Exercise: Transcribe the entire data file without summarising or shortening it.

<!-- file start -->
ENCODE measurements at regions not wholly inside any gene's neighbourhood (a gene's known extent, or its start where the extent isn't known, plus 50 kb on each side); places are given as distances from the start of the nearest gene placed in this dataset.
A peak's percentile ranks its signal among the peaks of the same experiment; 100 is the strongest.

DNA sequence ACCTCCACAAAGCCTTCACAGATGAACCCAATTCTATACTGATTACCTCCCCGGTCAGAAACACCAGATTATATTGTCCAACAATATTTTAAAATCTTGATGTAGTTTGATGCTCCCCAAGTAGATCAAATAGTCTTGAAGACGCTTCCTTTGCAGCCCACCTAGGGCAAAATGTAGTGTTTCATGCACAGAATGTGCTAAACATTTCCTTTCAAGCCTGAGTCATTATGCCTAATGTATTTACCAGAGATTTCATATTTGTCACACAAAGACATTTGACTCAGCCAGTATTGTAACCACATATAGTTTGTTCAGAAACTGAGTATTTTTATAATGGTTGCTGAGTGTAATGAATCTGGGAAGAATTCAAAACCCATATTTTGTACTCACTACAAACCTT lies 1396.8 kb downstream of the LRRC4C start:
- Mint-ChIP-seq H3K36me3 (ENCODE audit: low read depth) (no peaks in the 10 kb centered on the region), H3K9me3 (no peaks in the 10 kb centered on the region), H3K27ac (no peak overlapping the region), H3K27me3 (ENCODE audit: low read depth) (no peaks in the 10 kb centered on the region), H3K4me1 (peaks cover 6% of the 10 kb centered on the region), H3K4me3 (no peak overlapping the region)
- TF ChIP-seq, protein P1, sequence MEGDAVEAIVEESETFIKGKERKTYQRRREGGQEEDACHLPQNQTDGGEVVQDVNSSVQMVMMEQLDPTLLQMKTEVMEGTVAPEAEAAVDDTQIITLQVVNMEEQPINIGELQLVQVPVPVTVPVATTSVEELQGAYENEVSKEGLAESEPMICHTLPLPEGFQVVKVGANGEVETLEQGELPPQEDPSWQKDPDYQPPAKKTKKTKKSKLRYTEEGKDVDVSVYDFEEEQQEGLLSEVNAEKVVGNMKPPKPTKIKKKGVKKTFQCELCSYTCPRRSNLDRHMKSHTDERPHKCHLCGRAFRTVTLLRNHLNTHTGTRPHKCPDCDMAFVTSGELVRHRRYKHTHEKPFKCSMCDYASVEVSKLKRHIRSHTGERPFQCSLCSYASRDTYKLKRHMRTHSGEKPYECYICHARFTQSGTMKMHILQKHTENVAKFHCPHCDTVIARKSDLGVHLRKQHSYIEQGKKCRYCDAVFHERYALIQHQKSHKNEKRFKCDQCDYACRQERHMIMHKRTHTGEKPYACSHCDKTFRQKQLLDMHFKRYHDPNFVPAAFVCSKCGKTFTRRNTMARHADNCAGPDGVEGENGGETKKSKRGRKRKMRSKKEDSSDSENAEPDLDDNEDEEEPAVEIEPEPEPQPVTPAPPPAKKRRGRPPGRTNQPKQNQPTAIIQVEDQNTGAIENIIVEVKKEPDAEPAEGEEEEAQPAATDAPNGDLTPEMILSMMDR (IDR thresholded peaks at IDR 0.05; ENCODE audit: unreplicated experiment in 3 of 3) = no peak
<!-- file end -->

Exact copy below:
ENCODE measurements at regions not wholly inside any gene's neighbourhood (a gene's known extent, or its start where the extent isn't known, plus 50 kb on each side); places are given as distances from the start of the nearest gene placed in this dataset.
A peak's percentile ranks its signal among the peaks of the same experiment; 100 is the strongest.

DNA sequence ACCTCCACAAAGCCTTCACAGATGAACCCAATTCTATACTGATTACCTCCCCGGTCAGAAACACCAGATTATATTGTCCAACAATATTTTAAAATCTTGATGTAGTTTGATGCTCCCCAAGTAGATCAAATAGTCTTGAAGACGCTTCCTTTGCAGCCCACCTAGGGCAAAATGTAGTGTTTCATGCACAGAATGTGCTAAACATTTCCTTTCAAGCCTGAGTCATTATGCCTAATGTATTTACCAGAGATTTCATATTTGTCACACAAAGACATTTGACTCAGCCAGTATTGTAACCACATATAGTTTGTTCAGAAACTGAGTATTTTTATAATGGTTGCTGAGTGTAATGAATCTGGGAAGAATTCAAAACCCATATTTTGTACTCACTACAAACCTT lies 1396.8 kb downstream of the LRRC4C start:
- Mint-ChIP-seq H3K36me3 (ENCODE audit: low read depth) (no peaks in the 10 kb centered on the region), H3K9me3 (no peaks in the 10 kb centered on the region), H3K27ac (no peak overlapping the region), H3K27me3 (ENCODE audit: low read depth) (no peaks in the 10 kb centered on the region), H3K4me1 (peaks cover 6% of the 10 kb centered on the region), H3K4me3 (no peak overlapping the region)
- TF ChIP-seq, protein P1, sequence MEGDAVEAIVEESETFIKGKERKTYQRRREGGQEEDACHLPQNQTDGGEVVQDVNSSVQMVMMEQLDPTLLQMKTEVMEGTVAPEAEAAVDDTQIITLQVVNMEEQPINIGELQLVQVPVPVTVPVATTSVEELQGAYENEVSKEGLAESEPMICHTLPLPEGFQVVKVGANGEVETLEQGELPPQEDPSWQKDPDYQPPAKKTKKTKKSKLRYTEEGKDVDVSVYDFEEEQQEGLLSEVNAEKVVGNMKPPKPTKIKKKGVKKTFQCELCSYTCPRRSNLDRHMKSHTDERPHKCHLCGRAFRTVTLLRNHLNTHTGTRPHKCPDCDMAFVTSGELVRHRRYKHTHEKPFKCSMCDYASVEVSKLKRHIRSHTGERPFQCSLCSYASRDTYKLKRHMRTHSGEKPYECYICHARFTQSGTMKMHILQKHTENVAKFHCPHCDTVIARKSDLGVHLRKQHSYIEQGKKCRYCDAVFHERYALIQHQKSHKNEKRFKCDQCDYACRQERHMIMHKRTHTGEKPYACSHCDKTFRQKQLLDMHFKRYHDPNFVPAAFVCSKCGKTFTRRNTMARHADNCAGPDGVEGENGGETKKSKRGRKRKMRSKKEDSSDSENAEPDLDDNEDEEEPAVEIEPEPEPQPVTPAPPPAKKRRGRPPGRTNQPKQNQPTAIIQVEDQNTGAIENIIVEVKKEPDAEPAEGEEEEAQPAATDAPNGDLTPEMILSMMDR (IDR thresholded peaks at IDR 0.05; ENCODE audit: unreplicated experiment in 3 of 3) = no peak